Narcolepsy is a chronic neurologic sleep disorder wherein the patient have excessive daytime sleepiness and rapid eye movement sleep is dysregulated.

It affects 1 in 1000 individuals, with prevalence of about 0.04% of general population.
The exact cause remains unclear.
Studies suggest a combination of genetic predisposition, abnormal neurotransmitter functioning and abnormal immune modulation.
Symptoms include excessive daytime sleepiness, cataplexy, sleep paralysis, sleep-related hallucinations, automatic behavior, fragmented nocturnal sleep and insomnia.

Narcolepsy Diagnosis


  • Identify all symptoms that suggest narcolepsy
    • Presence of both excessive daytime sleepiness & cataplexy highly suggest narcolepsy
  • Obtain structured sleep history
    • Determine whether main complaint is sleepiness or fatigue
    • Timing, quantity & quality of sleep
    • Snoring or difficulty in breathing
    • Relevant medication or drug use including alcohol intake
  • According to DSM-5 criteria, narcolepsy is the daily occurrence of uncontrollable need to sleep, daytime lapses or napping for at least 3 times per week for the past 3 months with the presence of any of the following:
    • Cataplexy episodes, that occur at least a few times in a month, can be defined as either:
      • Occurrence in patients with long-standing disease of sudden bilateral loss of muscle tone with intact consciousness for a few seconds to minutes triggered by laughter or joking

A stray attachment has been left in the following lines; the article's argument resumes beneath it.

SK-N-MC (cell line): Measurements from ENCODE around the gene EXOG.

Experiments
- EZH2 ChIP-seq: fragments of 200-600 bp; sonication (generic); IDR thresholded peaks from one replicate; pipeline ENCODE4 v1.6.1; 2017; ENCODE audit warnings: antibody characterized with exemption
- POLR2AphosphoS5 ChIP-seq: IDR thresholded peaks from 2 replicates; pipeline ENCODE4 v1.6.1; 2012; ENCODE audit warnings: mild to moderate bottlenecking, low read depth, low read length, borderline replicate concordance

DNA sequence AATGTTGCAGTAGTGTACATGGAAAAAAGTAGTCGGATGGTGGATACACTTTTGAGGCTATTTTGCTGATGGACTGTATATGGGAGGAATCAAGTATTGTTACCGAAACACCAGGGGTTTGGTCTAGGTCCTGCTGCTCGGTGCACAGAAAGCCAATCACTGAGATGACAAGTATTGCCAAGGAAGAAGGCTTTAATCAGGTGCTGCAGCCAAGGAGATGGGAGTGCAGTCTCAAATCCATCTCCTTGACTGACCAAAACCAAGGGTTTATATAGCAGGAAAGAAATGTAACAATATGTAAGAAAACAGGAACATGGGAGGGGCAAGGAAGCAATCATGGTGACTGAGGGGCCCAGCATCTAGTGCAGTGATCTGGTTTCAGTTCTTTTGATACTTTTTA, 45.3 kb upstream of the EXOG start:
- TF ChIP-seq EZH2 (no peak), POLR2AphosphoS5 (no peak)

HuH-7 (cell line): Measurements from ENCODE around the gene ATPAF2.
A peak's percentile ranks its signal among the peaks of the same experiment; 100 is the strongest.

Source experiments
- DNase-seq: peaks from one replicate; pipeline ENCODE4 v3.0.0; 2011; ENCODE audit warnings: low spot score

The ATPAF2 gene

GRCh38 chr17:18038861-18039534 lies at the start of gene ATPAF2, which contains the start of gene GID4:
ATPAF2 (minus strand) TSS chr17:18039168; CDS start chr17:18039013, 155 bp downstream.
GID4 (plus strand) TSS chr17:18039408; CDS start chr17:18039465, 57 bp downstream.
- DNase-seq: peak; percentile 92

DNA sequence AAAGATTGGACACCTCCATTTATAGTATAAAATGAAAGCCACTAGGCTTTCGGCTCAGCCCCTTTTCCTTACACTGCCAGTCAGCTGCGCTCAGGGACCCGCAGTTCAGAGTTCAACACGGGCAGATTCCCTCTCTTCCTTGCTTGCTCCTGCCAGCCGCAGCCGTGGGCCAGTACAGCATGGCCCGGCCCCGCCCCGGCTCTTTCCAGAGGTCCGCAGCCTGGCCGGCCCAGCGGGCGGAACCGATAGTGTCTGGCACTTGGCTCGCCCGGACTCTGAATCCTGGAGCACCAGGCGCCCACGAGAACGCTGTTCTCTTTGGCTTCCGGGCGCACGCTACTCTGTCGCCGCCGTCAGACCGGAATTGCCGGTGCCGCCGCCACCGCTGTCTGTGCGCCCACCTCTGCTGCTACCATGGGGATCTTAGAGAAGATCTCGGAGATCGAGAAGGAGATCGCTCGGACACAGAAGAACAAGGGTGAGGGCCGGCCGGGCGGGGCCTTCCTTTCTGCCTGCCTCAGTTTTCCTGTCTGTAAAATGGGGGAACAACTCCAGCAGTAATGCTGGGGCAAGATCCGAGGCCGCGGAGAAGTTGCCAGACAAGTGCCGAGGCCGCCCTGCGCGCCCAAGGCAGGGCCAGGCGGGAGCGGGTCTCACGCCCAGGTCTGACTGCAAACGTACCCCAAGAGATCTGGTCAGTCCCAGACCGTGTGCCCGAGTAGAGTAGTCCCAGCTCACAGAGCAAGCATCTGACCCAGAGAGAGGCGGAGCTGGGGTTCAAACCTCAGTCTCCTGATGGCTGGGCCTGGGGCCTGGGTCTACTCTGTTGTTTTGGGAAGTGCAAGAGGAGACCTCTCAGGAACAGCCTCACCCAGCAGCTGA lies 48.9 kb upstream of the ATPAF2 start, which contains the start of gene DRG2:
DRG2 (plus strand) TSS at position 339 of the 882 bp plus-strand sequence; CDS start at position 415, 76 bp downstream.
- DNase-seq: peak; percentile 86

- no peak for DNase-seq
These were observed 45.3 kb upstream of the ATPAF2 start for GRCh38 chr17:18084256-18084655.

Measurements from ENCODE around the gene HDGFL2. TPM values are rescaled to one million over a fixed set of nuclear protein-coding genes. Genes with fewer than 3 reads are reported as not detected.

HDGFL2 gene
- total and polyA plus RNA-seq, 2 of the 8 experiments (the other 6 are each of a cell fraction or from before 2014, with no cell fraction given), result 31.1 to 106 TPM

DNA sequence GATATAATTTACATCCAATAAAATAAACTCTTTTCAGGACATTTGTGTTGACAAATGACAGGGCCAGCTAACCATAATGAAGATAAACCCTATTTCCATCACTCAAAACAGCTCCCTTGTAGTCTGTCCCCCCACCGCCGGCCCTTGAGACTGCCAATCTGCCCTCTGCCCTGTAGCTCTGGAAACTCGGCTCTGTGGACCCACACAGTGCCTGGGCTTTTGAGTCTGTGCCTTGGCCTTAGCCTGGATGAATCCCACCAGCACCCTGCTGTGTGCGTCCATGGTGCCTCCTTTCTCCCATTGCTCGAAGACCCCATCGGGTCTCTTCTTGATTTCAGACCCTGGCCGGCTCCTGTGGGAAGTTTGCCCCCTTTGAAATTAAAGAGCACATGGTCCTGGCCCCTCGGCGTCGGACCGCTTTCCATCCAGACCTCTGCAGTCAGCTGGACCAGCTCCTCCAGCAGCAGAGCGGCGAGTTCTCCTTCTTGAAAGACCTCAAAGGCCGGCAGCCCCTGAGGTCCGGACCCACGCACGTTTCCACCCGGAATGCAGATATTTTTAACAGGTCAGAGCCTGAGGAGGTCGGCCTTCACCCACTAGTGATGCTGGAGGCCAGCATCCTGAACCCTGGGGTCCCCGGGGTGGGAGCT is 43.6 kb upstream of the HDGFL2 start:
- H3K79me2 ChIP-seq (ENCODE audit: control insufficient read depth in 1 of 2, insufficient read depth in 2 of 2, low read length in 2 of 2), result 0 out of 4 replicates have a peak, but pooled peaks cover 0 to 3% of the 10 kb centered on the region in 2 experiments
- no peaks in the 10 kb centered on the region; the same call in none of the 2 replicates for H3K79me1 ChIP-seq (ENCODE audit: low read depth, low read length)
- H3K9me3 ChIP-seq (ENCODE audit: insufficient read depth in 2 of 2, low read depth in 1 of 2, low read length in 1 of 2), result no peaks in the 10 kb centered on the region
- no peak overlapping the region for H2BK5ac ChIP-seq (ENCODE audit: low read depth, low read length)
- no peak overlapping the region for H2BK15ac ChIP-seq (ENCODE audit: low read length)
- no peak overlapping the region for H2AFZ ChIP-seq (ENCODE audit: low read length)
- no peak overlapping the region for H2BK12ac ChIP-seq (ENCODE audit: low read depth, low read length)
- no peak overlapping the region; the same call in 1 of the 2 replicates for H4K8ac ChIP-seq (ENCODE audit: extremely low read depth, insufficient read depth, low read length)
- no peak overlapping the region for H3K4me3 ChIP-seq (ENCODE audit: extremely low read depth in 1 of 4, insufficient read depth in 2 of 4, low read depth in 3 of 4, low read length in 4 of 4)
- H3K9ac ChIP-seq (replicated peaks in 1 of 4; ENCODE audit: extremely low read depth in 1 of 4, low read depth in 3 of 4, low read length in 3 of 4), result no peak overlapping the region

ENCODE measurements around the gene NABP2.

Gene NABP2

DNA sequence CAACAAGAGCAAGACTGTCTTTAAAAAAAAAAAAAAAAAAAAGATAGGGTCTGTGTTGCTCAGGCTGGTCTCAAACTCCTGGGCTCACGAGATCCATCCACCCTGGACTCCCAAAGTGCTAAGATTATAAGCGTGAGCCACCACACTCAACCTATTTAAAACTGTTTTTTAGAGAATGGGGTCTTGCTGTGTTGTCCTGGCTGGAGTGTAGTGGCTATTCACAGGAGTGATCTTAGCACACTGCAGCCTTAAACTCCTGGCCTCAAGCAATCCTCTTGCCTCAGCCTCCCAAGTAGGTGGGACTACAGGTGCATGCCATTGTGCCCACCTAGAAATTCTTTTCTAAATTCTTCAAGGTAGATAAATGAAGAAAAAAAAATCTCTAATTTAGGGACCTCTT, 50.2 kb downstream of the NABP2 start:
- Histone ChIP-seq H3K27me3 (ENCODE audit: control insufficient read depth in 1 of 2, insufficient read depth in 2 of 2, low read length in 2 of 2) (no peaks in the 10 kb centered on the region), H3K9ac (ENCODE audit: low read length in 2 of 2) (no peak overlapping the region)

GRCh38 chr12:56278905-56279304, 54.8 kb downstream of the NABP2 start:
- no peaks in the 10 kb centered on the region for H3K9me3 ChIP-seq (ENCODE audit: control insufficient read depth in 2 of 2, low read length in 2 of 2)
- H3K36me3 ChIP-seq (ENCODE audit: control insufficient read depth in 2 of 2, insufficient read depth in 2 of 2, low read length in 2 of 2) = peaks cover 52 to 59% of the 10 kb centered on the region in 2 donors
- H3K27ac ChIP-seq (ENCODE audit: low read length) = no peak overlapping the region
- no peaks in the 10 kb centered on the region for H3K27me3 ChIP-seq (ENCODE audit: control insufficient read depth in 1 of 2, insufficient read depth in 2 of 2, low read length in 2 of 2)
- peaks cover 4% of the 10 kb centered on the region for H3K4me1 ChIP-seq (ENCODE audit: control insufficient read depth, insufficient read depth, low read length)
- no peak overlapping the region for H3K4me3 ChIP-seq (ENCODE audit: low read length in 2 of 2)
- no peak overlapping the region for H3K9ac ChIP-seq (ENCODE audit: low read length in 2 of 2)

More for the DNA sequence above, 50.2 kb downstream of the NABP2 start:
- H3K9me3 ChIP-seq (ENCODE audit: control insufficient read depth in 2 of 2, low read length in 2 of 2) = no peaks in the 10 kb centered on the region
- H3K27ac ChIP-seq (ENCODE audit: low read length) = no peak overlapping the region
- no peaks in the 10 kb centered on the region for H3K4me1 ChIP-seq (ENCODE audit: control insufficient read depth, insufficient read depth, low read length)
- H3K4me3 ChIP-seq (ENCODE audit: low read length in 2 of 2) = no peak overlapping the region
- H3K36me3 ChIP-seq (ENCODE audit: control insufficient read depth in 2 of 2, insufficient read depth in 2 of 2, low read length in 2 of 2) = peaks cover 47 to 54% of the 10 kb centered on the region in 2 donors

• Presence of unprovoked grimaces or jaw-opening episodes with tongue thrusting or global hypotonia without any obvious emotional triggers in children or adult patients within the past 6 months
    • Inadequate hypocretin as measured using cerebrospinal fluid hypocretin-1 immunoreactivity values (≤1/3 of values obtained in healthy individuals tested using the same assay or ≤110 pg/mL). Low CSF levels should not be due to acute brain injury, inflammation or infection
    • Nocturnal sleep polysomnography shows ≤15 minutes of rapid eye movement sleep latency or a multiple sleep latency test of ≤8 minutes mean sleep latency & ≥2 sleep-onset rapid eye movement periods
  • Based on DSM-5 criteria, narcolepsy can be subclassified as:
    • Narcolepsy without cataplexy but with hypocretin deficiency if the patient has low CSF hypocretin-1 levels& positive results in polysomnography/multiple sleep latency test but there is no cataplexy
    • Narcolepsy with cataplexy but without hypocretin deficiency if the patient has normal CSF hypocretin-1levels but with cataplexy & positive results in polysomnography/multiple sleep latency test, this is a rare type of narcolepsy
    • Autosomal dominant cerebellar ataxia, deafness, & narcolepsy if the patient has narcolepsy at the age of 30-40 years (late-onset) with low or intermediate CSF hypocretin-1 levels, deafness, cerebellar ataxia, & eventually dementia caused by exon 21 DNA (cytosine-5)-methyltransferase-1 mutations
    • Autosomal dominant narcolepsy, obesity & type 2 diabetes if the patient has narcolepsy, obesity, & type 2 diabetes & low CSF hypocretin-1 levels associated with a mutation in the myelin oligodendrocytes glycoprotein gene
    • Narcolepsy secondary to another medical condition if the patient has narcolepsy due to medical conditions that cause infectious (eg, Whipple’s disease, sarcoidosis), traumatic or tumoral destruction of hypocretin neurons
  • Severity of narcolepsy based on DSM-5 criteria can be classified as:
    • Mild if cataplexy occurs <1/week, the need for naps is only once or twice per day, & with less disturbing nocturnal sleep
    • Moderate if cataplexy occurs once daily or every few days, with daily need for multiple naps, & with disturbed nocturnal sleep
    • Severe if the patient has multiple attacks of drug-resistant cataplexy daily, almost constant sleepiness, &disturbed nocturnal sleep